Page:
Testosterone Patch for Hypoactive Sexual Desire in Older Women

June 3, 2007
John Schieszer

Internal Medicine World Report, August 2006, Volume 0, Issue 0

BOSTON—Once accepted as an inevitable consequence of aging, reduced sexual desire in older women is now believed to be at least in part the result of hormonal deficiency. Nevertheless, the treatment of sexual disorders in women is still lagging behind that in men, in part because of the absence of specific targeted therapies. But as more and more women are addressing sexual issues and asking their physicians for answers, research has intensified in the past few years, and new therapies are being investigated.

Data from a recent study on the efficacy of a testosterone patch for the treatment of hypoactive sexual desire disorder (HSDD) in postmenopausal women were presented at the 88th Annual Meeting of the Endocrine Society.

In this study, use of testosterone therapy in >800 postmenopausal women with HSDD increased sexual desire, with only minimal side effects.

In previous trials, a 300-µg/day testosterone transdermal system improved sexual function and was well tolerated in postmenopausal women with HSDD who were using estrogen or estrogen/ progesterone therapy. However, the safety and efficacy of testosterone without concomitant estrogen use in women is still a subject of debate.

In this latest multinational study, 814 postmenopausal women were randomized to receive testosterone, 150 or 300-µg/day, or a placebo patch replaced twice weekly. At 24 weeks, efficacy was assessed by measuring (1) frequency of satisfying sexual activities as noted in the Sexual Activity Log, (2) sexual desire level based on the Profile of Female Sexual Function, and (3) distress related to sexual function based on the Personal Distress Scale. Hormone levels, adverse events, and lab findings were evaluated over 12 months.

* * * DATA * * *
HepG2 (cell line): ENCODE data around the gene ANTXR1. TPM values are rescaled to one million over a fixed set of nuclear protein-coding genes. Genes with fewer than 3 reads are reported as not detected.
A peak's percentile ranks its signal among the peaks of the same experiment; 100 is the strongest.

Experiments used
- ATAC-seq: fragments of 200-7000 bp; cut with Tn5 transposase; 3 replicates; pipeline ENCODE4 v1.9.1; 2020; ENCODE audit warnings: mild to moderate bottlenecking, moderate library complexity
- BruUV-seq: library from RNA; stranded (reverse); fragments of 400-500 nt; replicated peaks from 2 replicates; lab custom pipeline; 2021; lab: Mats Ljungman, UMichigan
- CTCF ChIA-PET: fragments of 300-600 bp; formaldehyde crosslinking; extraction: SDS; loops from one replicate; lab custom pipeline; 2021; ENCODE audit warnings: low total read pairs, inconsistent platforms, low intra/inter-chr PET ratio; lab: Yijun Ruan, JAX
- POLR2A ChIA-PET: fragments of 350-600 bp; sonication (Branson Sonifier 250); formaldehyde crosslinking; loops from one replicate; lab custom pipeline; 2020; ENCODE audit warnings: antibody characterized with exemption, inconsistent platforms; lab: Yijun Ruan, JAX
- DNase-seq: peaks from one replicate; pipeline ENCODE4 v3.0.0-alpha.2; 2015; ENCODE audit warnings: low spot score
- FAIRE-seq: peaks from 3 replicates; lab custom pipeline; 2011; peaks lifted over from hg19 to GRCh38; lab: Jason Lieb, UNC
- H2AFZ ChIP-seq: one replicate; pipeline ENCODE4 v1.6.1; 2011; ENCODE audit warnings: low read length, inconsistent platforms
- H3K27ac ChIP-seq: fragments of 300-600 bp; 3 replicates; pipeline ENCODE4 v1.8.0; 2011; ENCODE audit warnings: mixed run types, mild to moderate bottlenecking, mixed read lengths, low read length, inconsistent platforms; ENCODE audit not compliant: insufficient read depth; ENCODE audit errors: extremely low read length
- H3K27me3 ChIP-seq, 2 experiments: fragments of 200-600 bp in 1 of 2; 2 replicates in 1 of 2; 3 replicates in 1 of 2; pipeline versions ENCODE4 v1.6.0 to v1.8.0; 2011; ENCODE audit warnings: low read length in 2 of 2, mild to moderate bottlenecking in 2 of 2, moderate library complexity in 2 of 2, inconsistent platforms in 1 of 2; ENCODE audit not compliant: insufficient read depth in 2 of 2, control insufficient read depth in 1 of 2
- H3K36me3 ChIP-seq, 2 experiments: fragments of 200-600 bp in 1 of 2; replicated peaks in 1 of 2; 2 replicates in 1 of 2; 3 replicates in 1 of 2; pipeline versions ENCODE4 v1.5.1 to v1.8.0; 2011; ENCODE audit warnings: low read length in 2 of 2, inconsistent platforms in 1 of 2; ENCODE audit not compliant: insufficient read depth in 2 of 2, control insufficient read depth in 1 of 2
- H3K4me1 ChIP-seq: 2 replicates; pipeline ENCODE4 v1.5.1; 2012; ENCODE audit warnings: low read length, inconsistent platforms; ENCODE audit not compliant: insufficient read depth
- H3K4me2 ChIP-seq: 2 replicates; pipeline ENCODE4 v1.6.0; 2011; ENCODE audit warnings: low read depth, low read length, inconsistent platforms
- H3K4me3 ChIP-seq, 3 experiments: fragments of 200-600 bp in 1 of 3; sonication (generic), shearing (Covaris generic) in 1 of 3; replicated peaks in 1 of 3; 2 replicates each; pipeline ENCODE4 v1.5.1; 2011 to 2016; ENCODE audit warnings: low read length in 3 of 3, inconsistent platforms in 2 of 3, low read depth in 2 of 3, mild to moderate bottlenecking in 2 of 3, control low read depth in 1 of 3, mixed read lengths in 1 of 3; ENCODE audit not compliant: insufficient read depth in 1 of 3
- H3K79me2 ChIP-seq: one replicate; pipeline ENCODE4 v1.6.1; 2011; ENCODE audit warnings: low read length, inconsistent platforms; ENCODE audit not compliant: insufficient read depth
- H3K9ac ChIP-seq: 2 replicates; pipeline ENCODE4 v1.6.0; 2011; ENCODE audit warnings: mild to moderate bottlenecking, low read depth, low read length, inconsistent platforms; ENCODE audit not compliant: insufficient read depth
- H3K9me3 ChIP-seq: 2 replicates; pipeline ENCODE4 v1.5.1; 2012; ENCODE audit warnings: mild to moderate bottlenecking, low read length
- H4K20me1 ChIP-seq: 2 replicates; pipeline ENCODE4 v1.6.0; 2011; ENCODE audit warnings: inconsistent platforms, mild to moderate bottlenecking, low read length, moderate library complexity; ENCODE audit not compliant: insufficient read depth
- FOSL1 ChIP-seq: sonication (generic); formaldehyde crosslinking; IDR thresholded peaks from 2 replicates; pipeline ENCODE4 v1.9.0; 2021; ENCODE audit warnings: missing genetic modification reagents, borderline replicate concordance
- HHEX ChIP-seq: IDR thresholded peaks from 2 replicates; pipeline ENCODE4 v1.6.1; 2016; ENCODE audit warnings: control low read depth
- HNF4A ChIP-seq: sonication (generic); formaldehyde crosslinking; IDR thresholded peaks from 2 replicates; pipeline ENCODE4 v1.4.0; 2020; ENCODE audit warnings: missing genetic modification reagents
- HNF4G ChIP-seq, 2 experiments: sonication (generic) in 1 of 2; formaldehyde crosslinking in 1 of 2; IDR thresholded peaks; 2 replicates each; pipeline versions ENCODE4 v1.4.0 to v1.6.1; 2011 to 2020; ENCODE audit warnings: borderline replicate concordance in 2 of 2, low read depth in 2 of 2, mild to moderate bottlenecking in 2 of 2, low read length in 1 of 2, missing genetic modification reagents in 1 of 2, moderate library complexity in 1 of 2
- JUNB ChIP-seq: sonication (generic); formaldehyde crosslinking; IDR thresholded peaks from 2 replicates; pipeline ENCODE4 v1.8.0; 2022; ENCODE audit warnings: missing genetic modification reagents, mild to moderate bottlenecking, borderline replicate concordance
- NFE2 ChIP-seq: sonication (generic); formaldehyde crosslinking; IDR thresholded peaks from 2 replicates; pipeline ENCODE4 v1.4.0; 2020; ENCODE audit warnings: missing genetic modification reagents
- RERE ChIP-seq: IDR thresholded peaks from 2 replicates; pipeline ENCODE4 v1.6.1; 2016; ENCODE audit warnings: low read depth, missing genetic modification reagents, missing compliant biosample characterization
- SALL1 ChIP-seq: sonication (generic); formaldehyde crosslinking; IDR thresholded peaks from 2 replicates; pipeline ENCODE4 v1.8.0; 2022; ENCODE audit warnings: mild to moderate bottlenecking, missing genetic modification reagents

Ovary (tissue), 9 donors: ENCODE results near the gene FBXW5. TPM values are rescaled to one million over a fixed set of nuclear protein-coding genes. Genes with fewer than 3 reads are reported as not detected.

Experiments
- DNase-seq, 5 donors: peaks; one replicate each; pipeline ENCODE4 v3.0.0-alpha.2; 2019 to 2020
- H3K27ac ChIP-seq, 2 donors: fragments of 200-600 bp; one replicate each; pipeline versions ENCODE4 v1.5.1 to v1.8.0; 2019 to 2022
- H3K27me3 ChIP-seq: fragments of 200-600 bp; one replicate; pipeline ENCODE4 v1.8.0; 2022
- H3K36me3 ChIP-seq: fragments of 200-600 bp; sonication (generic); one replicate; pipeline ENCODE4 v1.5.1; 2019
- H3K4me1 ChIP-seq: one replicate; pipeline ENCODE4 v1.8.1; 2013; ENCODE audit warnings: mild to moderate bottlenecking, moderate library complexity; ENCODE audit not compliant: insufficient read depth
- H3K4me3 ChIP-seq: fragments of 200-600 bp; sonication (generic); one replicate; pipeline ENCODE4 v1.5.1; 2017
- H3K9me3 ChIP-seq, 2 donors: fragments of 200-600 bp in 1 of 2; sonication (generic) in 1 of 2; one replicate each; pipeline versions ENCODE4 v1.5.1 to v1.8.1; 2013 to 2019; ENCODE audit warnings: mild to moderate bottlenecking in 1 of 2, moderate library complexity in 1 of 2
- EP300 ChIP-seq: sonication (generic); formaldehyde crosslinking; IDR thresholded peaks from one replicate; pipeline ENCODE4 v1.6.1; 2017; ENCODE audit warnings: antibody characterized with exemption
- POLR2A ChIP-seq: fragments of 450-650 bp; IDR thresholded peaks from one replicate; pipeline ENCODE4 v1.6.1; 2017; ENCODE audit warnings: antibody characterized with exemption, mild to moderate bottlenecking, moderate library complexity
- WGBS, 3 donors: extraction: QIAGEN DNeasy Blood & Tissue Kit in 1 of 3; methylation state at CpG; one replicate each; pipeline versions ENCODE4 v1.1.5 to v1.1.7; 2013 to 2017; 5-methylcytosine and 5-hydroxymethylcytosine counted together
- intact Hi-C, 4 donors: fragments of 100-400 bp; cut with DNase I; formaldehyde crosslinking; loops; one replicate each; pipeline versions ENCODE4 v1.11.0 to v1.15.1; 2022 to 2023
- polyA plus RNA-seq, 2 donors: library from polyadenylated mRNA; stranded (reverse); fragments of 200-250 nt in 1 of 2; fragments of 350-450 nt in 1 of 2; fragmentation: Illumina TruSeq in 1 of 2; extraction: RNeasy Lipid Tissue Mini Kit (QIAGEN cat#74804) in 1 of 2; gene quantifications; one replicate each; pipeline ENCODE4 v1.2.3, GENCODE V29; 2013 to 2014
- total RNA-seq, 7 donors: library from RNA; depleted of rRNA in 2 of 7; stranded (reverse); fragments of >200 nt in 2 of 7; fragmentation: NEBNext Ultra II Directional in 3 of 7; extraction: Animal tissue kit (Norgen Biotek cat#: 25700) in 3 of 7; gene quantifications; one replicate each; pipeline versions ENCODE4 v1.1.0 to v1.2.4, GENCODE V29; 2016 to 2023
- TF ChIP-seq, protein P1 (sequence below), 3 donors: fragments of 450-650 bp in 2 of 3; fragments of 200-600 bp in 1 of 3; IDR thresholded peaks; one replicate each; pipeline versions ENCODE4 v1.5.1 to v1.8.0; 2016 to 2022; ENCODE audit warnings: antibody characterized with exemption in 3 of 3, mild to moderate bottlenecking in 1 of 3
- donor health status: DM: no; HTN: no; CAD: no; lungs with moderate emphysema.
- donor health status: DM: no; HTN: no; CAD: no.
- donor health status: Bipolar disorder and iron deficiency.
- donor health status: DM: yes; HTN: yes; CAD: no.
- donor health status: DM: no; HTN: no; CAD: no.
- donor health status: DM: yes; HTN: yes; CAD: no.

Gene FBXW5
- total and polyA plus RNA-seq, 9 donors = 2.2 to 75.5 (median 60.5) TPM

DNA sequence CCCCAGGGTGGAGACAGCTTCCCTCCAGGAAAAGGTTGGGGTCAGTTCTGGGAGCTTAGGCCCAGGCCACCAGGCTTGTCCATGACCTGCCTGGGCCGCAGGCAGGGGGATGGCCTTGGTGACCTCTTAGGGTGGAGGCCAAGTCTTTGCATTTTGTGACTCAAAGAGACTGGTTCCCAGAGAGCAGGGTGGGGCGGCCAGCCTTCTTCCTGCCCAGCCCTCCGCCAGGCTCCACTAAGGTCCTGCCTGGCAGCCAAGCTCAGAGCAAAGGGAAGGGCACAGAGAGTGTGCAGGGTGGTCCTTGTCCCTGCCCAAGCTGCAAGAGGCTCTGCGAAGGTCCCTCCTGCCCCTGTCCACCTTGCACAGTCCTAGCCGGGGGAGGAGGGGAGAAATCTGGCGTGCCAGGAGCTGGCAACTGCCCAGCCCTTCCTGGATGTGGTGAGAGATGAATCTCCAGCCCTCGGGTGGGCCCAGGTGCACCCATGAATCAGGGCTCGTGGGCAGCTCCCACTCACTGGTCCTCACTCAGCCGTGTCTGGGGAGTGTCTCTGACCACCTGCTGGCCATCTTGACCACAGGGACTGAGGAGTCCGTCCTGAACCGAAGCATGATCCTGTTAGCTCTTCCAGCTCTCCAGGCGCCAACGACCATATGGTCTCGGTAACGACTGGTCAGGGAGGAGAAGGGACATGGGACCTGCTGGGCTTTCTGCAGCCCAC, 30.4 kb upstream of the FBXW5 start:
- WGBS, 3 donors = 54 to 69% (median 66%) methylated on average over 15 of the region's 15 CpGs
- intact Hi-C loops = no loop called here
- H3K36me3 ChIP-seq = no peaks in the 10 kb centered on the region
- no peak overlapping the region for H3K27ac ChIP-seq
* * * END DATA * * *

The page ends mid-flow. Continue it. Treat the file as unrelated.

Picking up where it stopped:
“All the previous studies have involved women taking estrogen,” said lead investigator Susan Davis, MB BS, PhD, director, Women’s Health Program, Monash University, Melbourne, Australia. “With the 300-µg patch group, we saw 2 things. They had a slight increase in the number of [sexual] events they had per month-from 5 events to 6 events-and 80% of the events were satisfactory. This is a significant improvement.”

At baseline, all the women reported 5 events monthly, with only 50% of them satisfactory. An event was defined as a sexual encounter but did not necessarily involve vaginal intercourse. Dr Davis noted that women who received the 300-µg/day dose reported improvements in mood and sexual arousal/desire.

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“The other thing we looked at, which was not a primary end point, was the frequency of the women experiencing orgasm. It increased from baseline by 115% in the 300-µg group and by 38% in the placebo group; this is a good index that these women not only were reporting more satisfaction, but an end point went along with it that they were recording” in their diaries, Dr Davis told .

No clinically significant changes were found in any of the lab parameters that were measured, including lipids and liver function. In addition, overall adverse events and number of withdrawals because of side effects were similar between the placebo and the active treatment groups. However, there was an increased frequency of unwanted hair in the 300-µg/day group, which Dr Davis said was considered moderate to mild in severity and did not lead to any discontinuations or withdrawals. No significant differences in weight gain were noted.

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Commenting on the study, Margaret Wierman, MD, of the University of Colorado Health Sciences Center, Denver, told , “Sexual dysfunction in women is extremely complicated. It is very different from men. It is not just a ‘hardware and software’ problem. There are many more psychological impacts and relationship issues that have to be sorted out. That is why [the patch] is not going to be a fix.”

But, she added, these findings are promising, and testosterone patches may benefit a significant number of postmenopausal women with HSDD.